Bernard (Mark Burns) arrives at the apartment building of Melissa (Fiona Lewis) and meets her husband just outside. He is not best pleased to see him, and questions why he is there at all, receiving the answer that Bernard is to take his supposed niece Winnie (Beatie Edney) out for a day at the beach. The husband gives him some cash to spend, but cannot hide his misgivings about letting the little girl out for a while with this known alcoholic, though as Bernard promises to be on his best behaviour to Melissa, who is also not too sure this is a good idea but needs someone to look after the child, surely nothing can go wrong?
Well, nothing except a consequence of abject despair in this, an almost forgotten little character piece that might have had a higher profile if it had been directed by Roman Polanski. Why him? That's because he wrote the script, adapting a Dutch novelist, Heere Heeresma, for a project that so the story goes he would have helmed himself if not for the tragic events of 1969 which took him away from films for a while, if not the spotlight. Therefore the onus for direction landed on his friend Simon Hesera, making his debut and practically ending his movie career with this as well, as it slipped through the cracks and wound up lost.
Well, it was believed lost until over twenty years later when it was rediscovered and offered a small re-release, so Polanski fans could see not so much what the fuss was about, but if there had been any fuss at all. In tone and design the film spoke to the character work he had been working on in the early to mid-sixties, with none of the extravagance of Dance of the Vampires or Rosemary's Baby, so it's a far lower key effort, although its effect is still alarming if you're in the right mood. It's plain to see that Bernard is tragically irresponsible and in no condition to be trusted with a child, so when we see him sneaking drinks from his sister's cabinet we worry about where this day is going to wind up.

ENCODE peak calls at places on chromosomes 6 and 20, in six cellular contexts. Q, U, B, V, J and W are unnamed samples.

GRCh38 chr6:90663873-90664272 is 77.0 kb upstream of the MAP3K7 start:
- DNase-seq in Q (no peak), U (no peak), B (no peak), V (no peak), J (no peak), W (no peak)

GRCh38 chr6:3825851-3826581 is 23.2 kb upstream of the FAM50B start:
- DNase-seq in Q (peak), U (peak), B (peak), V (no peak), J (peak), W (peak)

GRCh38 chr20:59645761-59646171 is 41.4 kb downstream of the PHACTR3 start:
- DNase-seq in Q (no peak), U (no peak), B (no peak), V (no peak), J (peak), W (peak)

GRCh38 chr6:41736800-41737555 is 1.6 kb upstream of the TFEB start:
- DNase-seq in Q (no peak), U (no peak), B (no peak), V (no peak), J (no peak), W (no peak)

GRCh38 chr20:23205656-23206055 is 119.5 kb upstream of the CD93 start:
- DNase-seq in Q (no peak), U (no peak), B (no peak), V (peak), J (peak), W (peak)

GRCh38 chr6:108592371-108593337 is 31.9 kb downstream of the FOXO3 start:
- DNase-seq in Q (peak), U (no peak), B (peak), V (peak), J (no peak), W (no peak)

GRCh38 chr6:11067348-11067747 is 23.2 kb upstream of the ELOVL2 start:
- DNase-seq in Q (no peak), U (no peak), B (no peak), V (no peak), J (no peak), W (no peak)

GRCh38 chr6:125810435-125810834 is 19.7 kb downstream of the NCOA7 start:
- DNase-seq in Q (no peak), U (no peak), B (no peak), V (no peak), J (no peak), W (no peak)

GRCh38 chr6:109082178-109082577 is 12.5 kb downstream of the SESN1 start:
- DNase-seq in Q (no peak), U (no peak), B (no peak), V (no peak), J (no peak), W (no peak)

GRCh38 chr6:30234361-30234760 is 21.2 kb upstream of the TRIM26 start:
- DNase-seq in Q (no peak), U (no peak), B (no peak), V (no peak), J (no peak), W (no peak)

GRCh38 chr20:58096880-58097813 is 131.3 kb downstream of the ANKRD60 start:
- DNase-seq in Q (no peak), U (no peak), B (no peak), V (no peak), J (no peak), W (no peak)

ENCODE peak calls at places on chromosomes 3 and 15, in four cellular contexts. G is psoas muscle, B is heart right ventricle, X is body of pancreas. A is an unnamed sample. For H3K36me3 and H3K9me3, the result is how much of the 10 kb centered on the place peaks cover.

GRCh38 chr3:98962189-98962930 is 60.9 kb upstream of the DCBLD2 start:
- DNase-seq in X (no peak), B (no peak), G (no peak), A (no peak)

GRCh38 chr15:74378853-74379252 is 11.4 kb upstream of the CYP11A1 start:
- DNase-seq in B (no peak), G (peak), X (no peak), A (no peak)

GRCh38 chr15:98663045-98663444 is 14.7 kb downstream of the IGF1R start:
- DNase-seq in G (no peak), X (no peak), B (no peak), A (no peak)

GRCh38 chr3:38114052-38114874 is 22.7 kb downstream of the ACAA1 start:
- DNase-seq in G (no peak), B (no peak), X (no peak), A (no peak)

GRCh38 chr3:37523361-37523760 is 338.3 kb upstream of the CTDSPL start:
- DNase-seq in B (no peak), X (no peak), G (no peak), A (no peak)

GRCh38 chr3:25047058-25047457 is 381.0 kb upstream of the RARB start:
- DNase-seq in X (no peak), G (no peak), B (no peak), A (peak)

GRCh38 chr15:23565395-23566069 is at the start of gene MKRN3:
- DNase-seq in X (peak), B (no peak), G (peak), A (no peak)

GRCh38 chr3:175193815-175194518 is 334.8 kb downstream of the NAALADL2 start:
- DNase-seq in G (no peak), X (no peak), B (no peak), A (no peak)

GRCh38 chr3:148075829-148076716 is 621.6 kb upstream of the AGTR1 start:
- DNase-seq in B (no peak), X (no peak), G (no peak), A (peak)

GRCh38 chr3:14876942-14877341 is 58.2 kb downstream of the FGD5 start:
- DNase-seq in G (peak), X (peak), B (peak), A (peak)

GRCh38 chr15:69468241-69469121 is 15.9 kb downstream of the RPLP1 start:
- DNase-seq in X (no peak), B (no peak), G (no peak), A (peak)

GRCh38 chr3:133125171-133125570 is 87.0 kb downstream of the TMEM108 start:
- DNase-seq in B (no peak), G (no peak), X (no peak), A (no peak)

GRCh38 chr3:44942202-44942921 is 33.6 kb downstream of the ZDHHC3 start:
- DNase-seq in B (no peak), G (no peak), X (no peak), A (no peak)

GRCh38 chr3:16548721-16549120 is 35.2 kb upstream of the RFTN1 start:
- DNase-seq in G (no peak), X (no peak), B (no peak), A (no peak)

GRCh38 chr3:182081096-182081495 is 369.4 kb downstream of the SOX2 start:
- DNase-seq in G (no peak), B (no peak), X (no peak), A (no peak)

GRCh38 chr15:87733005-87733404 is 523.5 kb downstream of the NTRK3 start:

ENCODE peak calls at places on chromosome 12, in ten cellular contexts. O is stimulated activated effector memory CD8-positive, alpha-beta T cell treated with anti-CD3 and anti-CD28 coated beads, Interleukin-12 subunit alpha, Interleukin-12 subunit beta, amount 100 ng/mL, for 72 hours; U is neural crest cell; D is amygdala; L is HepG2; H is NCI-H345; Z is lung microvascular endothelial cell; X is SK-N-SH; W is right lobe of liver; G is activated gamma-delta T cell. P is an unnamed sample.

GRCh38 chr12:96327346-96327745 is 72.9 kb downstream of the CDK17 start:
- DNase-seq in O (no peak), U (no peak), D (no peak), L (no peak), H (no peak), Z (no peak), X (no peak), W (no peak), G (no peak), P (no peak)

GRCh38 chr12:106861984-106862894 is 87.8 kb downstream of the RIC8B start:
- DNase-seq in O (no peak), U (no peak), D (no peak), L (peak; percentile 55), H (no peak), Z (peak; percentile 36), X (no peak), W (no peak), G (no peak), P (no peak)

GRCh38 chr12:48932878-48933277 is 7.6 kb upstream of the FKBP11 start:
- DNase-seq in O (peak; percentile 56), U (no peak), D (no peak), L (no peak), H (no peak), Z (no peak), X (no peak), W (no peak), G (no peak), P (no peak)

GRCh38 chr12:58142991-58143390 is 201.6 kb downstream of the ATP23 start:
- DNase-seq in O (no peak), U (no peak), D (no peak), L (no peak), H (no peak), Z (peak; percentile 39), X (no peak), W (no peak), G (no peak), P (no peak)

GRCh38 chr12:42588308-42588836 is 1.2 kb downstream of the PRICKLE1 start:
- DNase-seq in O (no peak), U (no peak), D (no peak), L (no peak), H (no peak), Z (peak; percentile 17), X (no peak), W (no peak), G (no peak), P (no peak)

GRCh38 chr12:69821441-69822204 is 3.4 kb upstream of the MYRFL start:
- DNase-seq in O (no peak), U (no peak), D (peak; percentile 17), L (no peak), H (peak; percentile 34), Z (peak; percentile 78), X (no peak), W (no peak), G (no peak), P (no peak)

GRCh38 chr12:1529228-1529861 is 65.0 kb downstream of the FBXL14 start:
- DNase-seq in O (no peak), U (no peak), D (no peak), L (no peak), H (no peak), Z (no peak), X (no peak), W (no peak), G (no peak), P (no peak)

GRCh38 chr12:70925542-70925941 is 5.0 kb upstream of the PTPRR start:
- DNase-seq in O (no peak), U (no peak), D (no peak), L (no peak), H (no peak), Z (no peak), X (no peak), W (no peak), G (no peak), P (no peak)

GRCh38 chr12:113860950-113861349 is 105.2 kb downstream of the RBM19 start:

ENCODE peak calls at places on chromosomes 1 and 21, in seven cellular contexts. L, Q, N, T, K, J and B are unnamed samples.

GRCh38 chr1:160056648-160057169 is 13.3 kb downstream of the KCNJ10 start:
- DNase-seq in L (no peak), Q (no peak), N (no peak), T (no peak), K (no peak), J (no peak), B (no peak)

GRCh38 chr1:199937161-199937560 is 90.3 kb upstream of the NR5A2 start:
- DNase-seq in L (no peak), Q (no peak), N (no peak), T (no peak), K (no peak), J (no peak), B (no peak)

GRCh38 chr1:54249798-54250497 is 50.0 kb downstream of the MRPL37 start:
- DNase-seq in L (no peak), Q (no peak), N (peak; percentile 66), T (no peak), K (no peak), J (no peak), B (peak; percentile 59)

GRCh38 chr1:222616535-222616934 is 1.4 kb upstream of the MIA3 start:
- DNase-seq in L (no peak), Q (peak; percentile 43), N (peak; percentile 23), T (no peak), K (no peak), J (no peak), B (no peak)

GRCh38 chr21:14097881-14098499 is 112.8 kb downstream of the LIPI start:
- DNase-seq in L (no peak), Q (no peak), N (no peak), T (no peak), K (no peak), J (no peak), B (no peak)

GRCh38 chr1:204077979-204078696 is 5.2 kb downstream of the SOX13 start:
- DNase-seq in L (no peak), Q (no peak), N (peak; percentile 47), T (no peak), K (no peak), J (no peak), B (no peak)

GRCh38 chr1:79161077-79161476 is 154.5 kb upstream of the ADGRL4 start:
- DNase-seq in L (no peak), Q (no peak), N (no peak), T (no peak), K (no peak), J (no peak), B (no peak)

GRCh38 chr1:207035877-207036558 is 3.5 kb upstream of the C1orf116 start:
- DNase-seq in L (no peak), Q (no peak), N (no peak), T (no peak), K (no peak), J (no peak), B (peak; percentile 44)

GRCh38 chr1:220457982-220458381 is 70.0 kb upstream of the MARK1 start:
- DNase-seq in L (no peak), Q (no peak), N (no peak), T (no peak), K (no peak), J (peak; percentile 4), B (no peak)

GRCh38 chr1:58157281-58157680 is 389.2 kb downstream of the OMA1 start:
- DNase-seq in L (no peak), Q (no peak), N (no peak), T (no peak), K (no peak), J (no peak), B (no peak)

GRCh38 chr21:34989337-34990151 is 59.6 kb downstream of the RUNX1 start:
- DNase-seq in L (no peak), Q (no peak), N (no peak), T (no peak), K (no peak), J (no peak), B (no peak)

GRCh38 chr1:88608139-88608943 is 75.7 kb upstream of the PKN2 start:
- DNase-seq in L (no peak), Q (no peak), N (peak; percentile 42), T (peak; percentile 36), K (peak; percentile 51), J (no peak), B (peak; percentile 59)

With good reason, as in spite of Winnie being devoted to her uncle (who may actually be her father), her faith in him is misplaced. She is a poor little soul, handicapped by a leg brace and not appearing to be doted on by anyone except Bernard, and only then when he's not concentrating on fuelling his drinking problem. Her innocent adherence to the notion that because Bernard is her uncle then he will always have her best interests at heart is touching at first, but grows quickly concerning as he frequently goes off and leaves her alone in a strange place while he ventures forth in search of more drink. Add to that the fact that it pours with rain the whole time, and you're not looking at anything that could be mistaken for a laugh riot.
That said, there are parts where the story does come across as trying to be humorous, as when the most famous cast member shows up in the person of Peter Sellers. He and his old buddy Graham Stark play unlikely gay lovers running a boutique who try to chat up Bernard as he buys more booze from them, along with a shell to replace the one he bought for Winnie then had to abandon. Sellers is credited as A. Queen, but his role in this is more troubling than amusing, something which is true of the entire movie. At times Bernard is genuine in his attempts to do the right thing for his niece, such as buying her those shells or helping her on the dodgems when her feet won't reach the pedals, but the demon drink constantly distracts him, so he grows drunker, the day turns to night, and little Winnie is left to struggle with a despicable guardian who is rapidly inebriating himself into oblivion. Both Burns and Edney have a remarkable rapport with each other, which only makes the conclusion all the more bleak; it's an uneasy experience, but contrives to stay in the memory. Music by Mort Shuman.